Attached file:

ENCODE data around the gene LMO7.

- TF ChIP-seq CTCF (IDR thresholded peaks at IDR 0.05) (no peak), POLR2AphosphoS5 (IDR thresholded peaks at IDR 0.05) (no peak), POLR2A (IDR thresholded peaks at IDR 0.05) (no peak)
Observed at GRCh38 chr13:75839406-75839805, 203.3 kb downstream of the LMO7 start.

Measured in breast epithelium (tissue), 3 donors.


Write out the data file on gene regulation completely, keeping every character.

ENCODE data around the gene LMO7.

- TF ChIP-seq CTCF (IDR thresholded peaks at IDR 0.05) (no peak), POLR2AphosphoS5 (IDR thresholded peaks at IDR 0.05) (no peak), POLR2A (IDR thresholded peaks at IDR 0.05) (no peak)
Observed at GRCh38 chr13:75839406-75839805, 203.3 kb downstream of the LMO7 start.

Measured in breast epithelium (tissue), 3 donors.